Military service term is on the grill
Showing skepticism about a current plan to shorten the mandatory military service period to 18 months by 2014, President Lee Myung-bak ordered his defense team to come up with a new plan yesterday, while rejecting the recommendation of going back to the 24-month-long term.
The nation’s senior defense officials briefed Lee about the direction of defense reform yesterday, including a plan to scrap the scheduled reduction in the military service period.
“Realistically speaking, reversing it and going back to the 24-month term is not an easy task,” Lee was quoted as saying by his spokeswoman, Kim Hee-jung. “We should think about this issue more deeply.”
According to the Blue House, the presidential office’s national security review team has conducted a survey since May 31 to assess the current security situation and to propose improvements. The team reported to the president yesterday about the need to seriously reconsider the planned reduction of the military service term “in order to maintain the proper troop level.”
Technically still at war with North Korea, military service is mandatory for able-bodied Korean men. Under the Defense Reform 2020 program, initiated in 2005 under the late former President Roh Moo-hyun administration, a plan to gradually curtail the service period from 24 months to 18 months by 2014 has been endorsed.
As of now, the duration of military service is 21 months.
“The president thinks cutting it to 18 months will create a problem, but reversing it to 24 months is also impossible,” a Blue House official said. “But we need additional discussions on what will be the appropriate duration.”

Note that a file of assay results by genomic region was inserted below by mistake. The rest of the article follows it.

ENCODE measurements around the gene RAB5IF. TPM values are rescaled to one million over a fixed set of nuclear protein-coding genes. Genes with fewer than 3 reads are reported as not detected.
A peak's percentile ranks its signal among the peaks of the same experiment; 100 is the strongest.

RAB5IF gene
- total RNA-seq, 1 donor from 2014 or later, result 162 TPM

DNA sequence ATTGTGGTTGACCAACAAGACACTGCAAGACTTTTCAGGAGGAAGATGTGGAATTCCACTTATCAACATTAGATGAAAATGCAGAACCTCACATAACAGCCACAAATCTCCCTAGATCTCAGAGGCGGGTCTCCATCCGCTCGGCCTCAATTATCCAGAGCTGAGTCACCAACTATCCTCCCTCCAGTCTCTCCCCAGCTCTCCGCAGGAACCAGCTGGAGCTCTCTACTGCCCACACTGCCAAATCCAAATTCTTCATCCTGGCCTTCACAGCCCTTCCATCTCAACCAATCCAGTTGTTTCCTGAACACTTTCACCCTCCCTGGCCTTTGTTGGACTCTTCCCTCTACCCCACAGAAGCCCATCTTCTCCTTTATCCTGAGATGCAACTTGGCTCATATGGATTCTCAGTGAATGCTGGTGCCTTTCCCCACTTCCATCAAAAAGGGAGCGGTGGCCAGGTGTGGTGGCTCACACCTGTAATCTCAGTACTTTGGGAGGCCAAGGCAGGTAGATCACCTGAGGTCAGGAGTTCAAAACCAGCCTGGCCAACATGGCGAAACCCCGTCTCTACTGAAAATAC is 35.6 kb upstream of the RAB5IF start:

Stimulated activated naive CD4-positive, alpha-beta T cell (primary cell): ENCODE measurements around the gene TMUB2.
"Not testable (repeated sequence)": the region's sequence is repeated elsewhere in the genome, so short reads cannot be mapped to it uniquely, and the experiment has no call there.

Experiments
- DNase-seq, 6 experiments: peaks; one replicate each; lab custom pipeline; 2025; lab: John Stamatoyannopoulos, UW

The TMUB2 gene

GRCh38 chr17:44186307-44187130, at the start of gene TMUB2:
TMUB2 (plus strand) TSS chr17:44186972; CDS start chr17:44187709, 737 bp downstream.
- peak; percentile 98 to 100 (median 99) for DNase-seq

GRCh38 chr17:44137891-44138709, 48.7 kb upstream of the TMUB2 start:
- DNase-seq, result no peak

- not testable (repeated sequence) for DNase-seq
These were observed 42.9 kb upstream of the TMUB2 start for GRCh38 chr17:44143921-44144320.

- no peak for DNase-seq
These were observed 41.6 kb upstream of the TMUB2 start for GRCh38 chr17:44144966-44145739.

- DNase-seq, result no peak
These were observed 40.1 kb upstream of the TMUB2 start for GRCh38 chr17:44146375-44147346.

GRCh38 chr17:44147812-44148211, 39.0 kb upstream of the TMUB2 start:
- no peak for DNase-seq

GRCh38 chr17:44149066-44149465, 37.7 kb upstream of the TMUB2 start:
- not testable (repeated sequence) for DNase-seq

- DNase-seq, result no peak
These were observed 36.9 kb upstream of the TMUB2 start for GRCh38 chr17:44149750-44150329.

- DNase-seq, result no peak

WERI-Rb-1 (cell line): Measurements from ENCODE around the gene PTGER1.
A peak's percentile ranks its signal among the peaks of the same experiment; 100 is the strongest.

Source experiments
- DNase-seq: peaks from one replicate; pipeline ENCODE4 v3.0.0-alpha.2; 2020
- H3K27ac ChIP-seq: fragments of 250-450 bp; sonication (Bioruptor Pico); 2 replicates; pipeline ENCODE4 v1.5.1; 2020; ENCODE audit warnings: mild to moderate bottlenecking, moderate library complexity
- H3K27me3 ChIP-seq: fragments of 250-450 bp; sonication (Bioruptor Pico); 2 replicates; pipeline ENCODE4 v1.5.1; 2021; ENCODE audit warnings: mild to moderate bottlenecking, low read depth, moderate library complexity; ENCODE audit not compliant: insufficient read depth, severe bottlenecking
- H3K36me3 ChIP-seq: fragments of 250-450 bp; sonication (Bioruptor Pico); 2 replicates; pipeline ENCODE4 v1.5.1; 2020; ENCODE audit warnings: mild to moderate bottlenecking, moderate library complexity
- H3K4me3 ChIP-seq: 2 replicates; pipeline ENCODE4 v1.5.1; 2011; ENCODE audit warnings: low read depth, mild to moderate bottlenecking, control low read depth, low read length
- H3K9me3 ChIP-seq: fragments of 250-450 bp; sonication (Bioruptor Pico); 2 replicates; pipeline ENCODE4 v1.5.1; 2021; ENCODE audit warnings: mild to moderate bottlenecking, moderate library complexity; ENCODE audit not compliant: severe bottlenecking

The initial reform plan involved cutting the troop level to 500,000 by 2020. The Lee administration has revised the plan, adjusting the goal to 517,000.
As of June, South Korea has 600,000 troops. North Korea is believed to operate with 1.17 million.
Dr. Rhee Sang-woo, a defense expert who headed the review team, said after the Blue House briefing that 24 months is the minimum for the South to maintain its capability.
“An 18-month service won’t allow the military to maintain proper strength,” he said. “It may be a burden for an individual, but the military needs at least 24 months to operate trained soldiers.”
According to defense experts, a soldier needs about nine months of training to perform his duty properly. They worry that under the 18-month service plan, a soldier will only be capable of fighting combat for seven months.
Other key issues were also reported to the president by the national security review team, launched to assess the South Korean military’s efficiencies in the aftermath of the warship Cheonan’s sinking by the North’s torpedo attack in March. The review team’s recommendations will be taken into account when the Presidential Commission on Military Advancement creates a road map.
“The commission will aim to create a specific plan by the end of this year,” said a Blue House official.
Despite the speculation that there will be a recommendation that South Korea revive the idea of naming North Korea as its main enemy to strengthen security awareness, no recommendation was made, the Blue House said.
In the final report, the security review team proposed improvements to the nation’s military to “proactively deter” North Korea’s provocations. Improvements in education, decision-making and the cooperation of the Army, Navy and Air Force were also proposed.
The role of the Joint Chiefs of Staff should also be reduced to heighten the efficiency of the command and control system, the team suggested.
By Ser Myo-ja [email@example.com]
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